As for socialization, homeschoolers live and breathe in the same real world as everyone else. You might see them at the mall, the grocery store, the library, the park, the zoo, the museum, in your child's gymnastics class, etc. I'd say that homeschooled children have more time out in the "real world" since they don't spend 6 hours a day, 5 days a week in a classroom made up entirely of their peers with one or two adults in charge.
--------------------------------------------------------------------

Quote:"We are only in our first official year but our main expenses are memberships (museums, zoo, etc.)"

Many towns let you check out a pass to the museums, zoos, art galleries etc) from the library for free. Mine does. I think each one admits 4 people.

Quote:"Some of our expenses would exist regardless if our child was homeschooled or in school."

I only have a sample size of one, but the expenses when attending a public school (in this case semi-private), are essentially nil.

Quote:"...homeschoolers live and breathe in the same real world as everyone else. You might see them at the mall, the grocery store, the library, the park, the zoo, the museum,..."

That is not what I meant by socialization. All those things can be done regardless of how you are schooled. I meant things like conflict resolution, social groups etc.
JMHO, the wildest students I ever met in college (the freshmen) (and I went for many a year, collecting degrees), were the home-schooled students, as this was the first time they were away from home, without any apron-strings, and were free to do whatever they wanted in college. It was sad to see them crash and burn.
AS an aside, in my professional career (high-tech) I have worked with, or have had work for me, well over 1,000 engineers. I have gotten to know each one of them personally, over years. I have yet to meet one that was home-schooled. Perhaps they go into different occupations.

Quote:"There's really no need to be a master of all subject matter. A homeschool parent can choose to learn new material along with their child, use boxed or online curriculum, sign them up for classes, hire a tutor, find a mentor, etc. I consider a homeschool parent to be more of a facilitator of learning rather then a repository of information. "

"learn new material along with their child"? I see, so if you don't know how to do it, you figure it out on the fly. My physics teacher in high school had a PhD in physics. He didn't even have to open a book to clearly explain concepts, and could answer any question.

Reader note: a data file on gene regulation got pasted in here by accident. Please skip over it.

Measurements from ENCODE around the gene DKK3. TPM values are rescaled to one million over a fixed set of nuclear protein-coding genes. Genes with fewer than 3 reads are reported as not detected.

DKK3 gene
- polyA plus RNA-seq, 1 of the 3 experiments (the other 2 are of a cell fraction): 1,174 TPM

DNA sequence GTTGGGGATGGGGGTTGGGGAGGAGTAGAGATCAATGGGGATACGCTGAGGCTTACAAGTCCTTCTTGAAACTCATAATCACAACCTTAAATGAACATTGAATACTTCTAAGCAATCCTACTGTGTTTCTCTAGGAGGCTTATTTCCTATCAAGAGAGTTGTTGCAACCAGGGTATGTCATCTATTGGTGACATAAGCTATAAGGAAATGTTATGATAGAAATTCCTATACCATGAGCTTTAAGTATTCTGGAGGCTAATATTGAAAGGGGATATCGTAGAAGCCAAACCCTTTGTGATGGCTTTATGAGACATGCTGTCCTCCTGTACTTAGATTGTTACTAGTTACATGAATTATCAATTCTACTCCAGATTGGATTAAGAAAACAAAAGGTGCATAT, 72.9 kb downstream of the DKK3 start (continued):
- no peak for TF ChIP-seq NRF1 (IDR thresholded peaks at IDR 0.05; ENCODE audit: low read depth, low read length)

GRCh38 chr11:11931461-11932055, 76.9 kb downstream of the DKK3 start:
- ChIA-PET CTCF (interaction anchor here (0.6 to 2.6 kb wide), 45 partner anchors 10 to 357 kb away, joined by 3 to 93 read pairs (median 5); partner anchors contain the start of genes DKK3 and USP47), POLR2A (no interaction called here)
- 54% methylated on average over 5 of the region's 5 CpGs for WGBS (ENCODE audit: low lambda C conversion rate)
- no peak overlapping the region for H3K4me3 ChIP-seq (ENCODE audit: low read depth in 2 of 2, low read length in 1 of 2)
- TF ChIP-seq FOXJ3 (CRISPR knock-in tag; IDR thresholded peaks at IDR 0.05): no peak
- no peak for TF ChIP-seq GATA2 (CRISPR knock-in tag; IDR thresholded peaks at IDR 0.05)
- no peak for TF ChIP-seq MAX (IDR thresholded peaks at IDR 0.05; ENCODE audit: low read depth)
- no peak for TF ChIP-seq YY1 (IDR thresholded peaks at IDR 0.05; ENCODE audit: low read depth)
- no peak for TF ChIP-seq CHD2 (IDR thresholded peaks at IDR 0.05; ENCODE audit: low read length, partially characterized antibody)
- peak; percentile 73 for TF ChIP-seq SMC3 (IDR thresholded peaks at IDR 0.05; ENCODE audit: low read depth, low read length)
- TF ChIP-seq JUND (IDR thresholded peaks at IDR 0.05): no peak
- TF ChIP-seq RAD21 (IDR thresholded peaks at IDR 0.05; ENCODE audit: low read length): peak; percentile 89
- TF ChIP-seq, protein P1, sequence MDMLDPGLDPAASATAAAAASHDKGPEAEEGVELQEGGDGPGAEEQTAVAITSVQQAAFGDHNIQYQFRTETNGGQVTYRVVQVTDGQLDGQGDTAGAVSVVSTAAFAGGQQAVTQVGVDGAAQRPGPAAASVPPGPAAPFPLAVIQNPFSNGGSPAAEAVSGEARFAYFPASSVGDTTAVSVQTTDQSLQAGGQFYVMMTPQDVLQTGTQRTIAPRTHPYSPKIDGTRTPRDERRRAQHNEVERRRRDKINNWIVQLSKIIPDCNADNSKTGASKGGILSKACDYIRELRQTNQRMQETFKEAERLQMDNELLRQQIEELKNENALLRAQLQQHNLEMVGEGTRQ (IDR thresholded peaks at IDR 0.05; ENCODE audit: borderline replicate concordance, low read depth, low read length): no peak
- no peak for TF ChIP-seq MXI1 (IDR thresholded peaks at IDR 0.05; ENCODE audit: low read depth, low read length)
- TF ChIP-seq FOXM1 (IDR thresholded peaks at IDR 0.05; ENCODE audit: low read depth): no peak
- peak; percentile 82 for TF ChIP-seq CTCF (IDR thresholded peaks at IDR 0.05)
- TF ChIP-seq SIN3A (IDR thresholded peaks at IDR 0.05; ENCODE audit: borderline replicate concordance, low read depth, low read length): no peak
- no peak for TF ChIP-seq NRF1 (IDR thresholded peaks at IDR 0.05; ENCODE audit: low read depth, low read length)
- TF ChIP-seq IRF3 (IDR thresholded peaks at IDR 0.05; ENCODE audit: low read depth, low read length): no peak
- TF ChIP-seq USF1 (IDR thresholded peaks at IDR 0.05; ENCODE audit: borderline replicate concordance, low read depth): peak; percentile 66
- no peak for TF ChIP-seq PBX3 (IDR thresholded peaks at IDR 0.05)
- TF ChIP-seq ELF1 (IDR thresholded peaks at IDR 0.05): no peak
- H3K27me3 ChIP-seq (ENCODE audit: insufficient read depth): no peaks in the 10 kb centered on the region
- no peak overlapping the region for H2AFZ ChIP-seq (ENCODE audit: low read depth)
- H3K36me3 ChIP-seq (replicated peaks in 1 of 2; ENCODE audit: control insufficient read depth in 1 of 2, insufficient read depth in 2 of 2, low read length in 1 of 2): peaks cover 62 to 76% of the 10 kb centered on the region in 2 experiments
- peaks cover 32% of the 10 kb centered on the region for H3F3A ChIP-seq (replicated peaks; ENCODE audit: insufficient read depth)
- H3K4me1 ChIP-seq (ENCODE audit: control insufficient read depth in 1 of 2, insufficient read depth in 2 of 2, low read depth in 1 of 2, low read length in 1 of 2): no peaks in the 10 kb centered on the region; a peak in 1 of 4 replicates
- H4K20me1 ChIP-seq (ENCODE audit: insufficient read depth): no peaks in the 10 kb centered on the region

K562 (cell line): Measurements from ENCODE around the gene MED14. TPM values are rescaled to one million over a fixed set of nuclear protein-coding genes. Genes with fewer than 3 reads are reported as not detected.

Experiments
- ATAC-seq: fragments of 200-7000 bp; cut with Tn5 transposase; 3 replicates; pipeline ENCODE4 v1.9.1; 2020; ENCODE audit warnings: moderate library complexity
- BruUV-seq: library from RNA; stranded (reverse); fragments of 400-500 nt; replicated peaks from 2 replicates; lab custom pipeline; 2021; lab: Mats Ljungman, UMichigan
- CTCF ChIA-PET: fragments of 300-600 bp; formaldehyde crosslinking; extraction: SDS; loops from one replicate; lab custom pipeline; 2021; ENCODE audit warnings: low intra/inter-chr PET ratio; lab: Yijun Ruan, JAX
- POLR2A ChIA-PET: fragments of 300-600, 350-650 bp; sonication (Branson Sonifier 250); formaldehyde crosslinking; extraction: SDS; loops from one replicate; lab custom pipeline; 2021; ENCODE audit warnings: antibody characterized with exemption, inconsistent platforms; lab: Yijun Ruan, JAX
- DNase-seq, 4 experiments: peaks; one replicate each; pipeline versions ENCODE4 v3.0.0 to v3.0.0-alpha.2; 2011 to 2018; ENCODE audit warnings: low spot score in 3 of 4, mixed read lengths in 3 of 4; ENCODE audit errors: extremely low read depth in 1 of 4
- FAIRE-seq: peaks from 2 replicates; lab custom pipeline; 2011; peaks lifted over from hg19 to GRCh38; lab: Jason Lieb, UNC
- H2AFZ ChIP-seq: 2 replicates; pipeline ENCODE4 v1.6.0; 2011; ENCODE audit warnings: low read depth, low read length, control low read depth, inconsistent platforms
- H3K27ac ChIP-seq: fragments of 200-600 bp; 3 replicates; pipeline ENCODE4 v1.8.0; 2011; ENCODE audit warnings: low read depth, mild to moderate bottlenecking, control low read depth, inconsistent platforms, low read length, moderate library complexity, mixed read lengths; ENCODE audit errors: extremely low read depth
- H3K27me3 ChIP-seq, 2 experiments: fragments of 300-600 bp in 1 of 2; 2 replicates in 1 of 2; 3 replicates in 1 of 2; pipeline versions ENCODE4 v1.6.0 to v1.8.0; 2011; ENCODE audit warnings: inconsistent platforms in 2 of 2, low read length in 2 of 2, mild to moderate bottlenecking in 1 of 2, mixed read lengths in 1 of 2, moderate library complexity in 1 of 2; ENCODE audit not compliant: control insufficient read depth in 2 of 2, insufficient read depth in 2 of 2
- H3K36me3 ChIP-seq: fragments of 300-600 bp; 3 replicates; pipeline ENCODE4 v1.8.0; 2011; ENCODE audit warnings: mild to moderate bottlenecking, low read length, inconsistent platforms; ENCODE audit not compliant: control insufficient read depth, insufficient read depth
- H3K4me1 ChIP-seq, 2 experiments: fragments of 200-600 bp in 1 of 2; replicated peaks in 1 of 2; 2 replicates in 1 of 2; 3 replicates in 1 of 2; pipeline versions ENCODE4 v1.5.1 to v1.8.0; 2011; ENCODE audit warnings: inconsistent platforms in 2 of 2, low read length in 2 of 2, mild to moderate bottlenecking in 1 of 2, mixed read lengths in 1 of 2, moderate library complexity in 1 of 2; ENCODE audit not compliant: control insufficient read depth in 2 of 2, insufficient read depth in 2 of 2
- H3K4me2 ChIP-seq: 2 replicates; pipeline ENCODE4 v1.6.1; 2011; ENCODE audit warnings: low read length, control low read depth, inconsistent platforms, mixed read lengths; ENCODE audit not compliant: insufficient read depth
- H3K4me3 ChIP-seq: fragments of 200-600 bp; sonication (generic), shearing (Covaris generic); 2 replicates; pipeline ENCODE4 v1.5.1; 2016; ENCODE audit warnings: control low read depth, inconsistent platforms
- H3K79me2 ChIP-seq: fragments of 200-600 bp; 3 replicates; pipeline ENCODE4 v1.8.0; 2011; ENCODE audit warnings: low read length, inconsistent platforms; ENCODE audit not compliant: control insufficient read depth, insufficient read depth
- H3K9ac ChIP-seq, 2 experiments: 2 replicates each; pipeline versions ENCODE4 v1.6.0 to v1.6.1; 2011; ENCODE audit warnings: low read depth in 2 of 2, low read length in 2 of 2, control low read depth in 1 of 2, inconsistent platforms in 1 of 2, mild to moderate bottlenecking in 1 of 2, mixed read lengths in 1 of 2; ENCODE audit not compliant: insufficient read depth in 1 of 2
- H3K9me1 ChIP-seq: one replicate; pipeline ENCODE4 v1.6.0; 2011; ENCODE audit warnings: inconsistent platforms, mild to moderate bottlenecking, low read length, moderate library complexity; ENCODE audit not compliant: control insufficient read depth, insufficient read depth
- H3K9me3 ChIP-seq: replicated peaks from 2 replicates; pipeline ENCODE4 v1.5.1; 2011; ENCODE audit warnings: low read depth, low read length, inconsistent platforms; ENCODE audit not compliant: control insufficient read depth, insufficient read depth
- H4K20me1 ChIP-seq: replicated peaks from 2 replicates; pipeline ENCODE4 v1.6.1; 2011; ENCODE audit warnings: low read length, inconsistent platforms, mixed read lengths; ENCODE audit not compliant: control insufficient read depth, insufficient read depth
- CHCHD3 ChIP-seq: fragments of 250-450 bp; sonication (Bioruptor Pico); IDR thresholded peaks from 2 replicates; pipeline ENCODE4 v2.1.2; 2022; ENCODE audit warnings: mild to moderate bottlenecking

Quote:"use boxed or online curriculum, sign them up for classes, hire a tutor, find a mentor, etc. I consider a homeschool parent to be more of a facilitator of learning rather then a repository of information."

Well, that is going to drive up the cost of home schooling significantly. What you are paying in taxes for the public system now doesn't sound so bad (oh wait, you are paying that anyway). I love to tutor, and I do it for free, but those I know charge $30/hr.
So, what I gather from your statements, you being a 'facilitator' (we have other names for that in industry), you don't actually do the teaching, you line up other resources (boxed/online curriculum, classes, tutors, mentors etc) to actually do the work. Sounds like the traditional 'Program Manager' in industry... you line up all the ducks, but you don't have to know how anything works.
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Old 11-23-2011, 08:54 AM
 
4,267 posts, read 5,148,149 times
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Quote:
Originally Posted by SuperSparkle928 View Post
--------------------------------------------------------------------

Quote:"We are only in our first official year but our main expenses are memberships (museums, zoo, etc.)"

Many towns let you check out a pass to the museums, zoos, art galleries etc) from the library for free. Mine does. I think each one admits 4 people.
That's cool. I wish we had that option.

Quote:
Quote:"Some of our expenses would exist regardless if our child was homeschooled or in school."

I only have a sample size of one, but the expenses when attending a public school (in this case semi-private), are essentially nil.
I was talking about things like art supplies, books, games and costs associated with rec classes such as soccer, gymnastics. I bet most parents spend money on those types of things.

Quote:
Quote:"...homeschoolers live and breathe in the same real world as everyone else. You might see them at the mall, the grocery store, the library, the park, the zoo, the museum,..."

That is not what I meant by socialization. All those things can be done regardless of how you are schooled. I meant things like conflict resolution, social groups etc.
These types of life lessons are not exclusive to schools. Homeschoolers have plenty of opportunities for socialization.

Quote:
JMHO, the wildest students I ever met in college (the freshmen) (and I went for many a year, collecting degrees), were the home-schooled students, as this was the first time they were away from home, without any apron-strings, and were free to do whatever they wanted in college. It was sad to see them crash and burn.
I don't share your experience.

Quote:
AS an aside, in my professional career (high-tech) I have worked with, or have had work for me, well over 1,000 engineers. I have gotten to know each one of them personally, over years. I have yet to meet one that was home-schooled. Perhaps they go into different occupations.
I assure you, there are engineers that were homeschooled.

Quote:
Quote:"There's really no need to be a master of all subject matter. A homeschool parent can choose to learn new material along with their child, use boxed or online curriculum, sign them up for classes, hire a tutor, find a mentor, etc. I consider a homeschool parent to be more of a facilitator of learning rather then a repository of information. "

"learn new material along with their child"? I see, so if you don't know how to do it, you figure it out on the fly. My physics teacher in high school had a PhD in physics. He didn't even have to open a book to clearly explain concepts, and could answer any question.
Yes, learning along with my child for some things would work well, for others a tutor or a class would be best.

Quote:
Quote:"use boxed or online curriculum, sign them up for classes, hire a tutor, find a mentor, etc. I consider a homeschool parent to be more of a facilitator of learning rather then a repository of information."